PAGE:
Dealing with/avoiding negative cash events

Where credit constraints preclude the implementation of long-term hedging to cover the full tenor of a loan and shorter term hedging is therefore effected, it is essential to maintain sufficient liquidity to cover the risk of negative cash events. 

Liquidity

If a short-term FX forward contract has a negative mark to market at maturity and the contract is rolled over, the negative mark will still be realised. This can present a liquidity challenge. There are three commonly used methods of ensuring that a fund has sufficient liquidity to allow the crystallization of losses on rollover: 

  1. Rely on quarterly coupon payments from assets
    Clearly, if this method is relied on solely, much will depend on the proportion of the fund invested in foreign currency. With only 20 percent of the fund invested in foreign currency, and assuming an average annual yield on the fund of eight percent (two percent per quarter), a forward contract would need to expire with a 10 percent negative mark to market to absorb all the coupon income in a given quarter. This would reduce to only a four percent negative mark to market were 50 percent of the fund invested in foreign currency assets. 
     
  2. Limit loss forwards
    In order to limit the extent to which a forward contract can crystallize a loss on rollover, some funds use limit loss forwards. For example, a EUR-denominated fund with GBP assets may have decided to hedge the risk of GBP depreciation by selling GBP against EUR three-months forward at a GBP/EUR exchange rate of 1.1720. From a liquidity perspective, the fund is now at risk of an appreciation in the GBP, leading to the crystallization of a loss on rollover of the forward contract. The fund anticipates coupon payments on its loan portfolio of two percent per quarter and its GBP-denominated assets represent 30 percent of the portfolio. 

    If at the end of the quarter, the GBP has appreciated by more than 6.67 percent against the EUR, the fund will find itself in the unenviable position of having to use all its income in that quarter to make good the crystallized loss on rollover of the forward contract. The fund’s managers decide that restricting the maximum loss on a forward to five percent of the hedged amount makes sense in order to leave a prudent amount of headroom ahead of the 6.67 percent absolute limit. 

    Rather than hedge with a vanilla forward, the fund therefore elects to use a limit loss forward instead. This is achieved by selling GBP three-months forward and simultaneously buying a 5 percent out-of-the-money GBP call/EUR put option. The premium for the option is embedded into the forward contract, meaning no upfront premium is payable. The embedded GBP call effectively cancels out the forward contract once the spot rate has moved five percent above the rate on the forward contract. The fund can now be confident that, unless there are unpaid coupons, it will have liquidity to spare, even if the exchange rate moves significantly more than five percent higher. A perceived disadvantage to this strategy is cost. A five percent out-of-the-money forward GBP call/EUR put option currently costs in the region of 0.7 percent of the notional hedged amount. Using this strategy every quarter would thus act as a roughly 2.8 percent per annum drag on the performance of the fund’s GBPdenominated assets – or in our example, around 0.85 percent of the fund’s overall annual performance. This is clearly very expensive. Then again, as we have seen of late, GBP/EUR is a very volatile currency pair. A similar strategy for a USD fund investing in EUR-denominated assets would cost only around 0.3 percent, rather than 0.7 percent.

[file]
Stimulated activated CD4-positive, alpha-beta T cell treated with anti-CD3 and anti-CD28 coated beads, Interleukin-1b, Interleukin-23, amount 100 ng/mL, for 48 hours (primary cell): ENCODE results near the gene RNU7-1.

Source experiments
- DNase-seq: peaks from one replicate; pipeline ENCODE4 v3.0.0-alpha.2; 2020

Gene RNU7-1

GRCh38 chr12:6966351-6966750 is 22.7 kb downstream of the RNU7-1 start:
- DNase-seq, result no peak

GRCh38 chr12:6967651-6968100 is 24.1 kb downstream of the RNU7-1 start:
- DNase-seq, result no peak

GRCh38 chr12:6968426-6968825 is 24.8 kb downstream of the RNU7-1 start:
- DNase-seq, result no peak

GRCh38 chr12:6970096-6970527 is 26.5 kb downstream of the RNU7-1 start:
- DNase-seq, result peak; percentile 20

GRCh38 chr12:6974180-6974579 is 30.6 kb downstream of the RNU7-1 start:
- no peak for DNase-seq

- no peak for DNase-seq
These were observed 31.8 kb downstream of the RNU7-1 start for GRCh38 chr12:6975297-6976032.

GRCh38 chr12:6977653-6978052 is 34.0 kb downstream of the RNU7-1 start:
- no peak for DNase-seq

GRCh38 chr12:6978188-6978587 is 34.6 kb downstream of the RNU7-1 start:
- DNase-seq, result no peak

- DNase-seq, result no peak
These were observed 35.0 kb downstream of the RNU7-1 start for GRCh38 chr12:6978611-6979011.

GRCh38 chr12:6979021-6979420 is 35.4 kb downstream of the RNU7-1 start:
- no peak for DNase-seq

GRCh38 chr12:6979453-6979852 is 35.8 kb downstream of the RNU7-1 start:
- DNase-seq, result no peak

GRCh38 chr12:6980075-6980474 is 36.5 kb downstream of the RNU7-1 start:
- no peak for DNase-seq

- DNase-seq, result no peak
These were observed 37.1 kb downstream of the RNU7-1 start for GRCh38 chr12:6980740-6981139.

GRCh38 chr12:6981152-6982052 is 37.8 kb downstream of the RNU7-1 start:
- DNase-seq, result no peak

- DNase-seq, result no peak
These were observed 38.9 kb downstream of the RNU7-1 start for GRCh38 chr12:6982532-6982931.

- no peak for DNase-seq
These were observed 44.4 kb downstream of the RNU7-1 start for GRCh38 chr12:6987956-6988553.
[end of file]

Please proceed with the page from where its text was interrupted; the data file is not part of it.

The above example shows how a limit-loss forward can protect a fund’s natural liquidity provided by its income. Limit loss forwards may also be used where a fund has not secured a ‘clean’ line for its FX hedging but is subject to a credit threshold, above which margin must be paid, an arrangement often formalised in a credit support agreement (CSA). The principle remains the same and the strike rate of the embedded GBP call/EUR put option would be set such that the option cancelled out the forward at the rate at which margin became payable under the CSA. The same technique can be used to control potential negative marks to market on cross currency swaps.

    Overall, a limit loss forward strategy tends to be used by smaller funds with a limited track record. 
     

  3. Revolving credit facility (RCF)
    Some funds use RCFs against which they draw when a maturing forward hedge contract crystallizes a loss that is too great for the fund’s natural liquidity position. This can be an excellent method of covering the liquidity risk of hedging with short-term forwards. Multi-currency RCFs allow more widely diversified funds to cover the liquidity risk against a variety of foreign currencies. 
     

Longer term hedging

More established, larger funds may have access to longer term FX hedging lines, which allow them to put in place longer dated forward contracts and avoid the potential frequent liquidity issues of hedging with short-term contracts.

The forward curve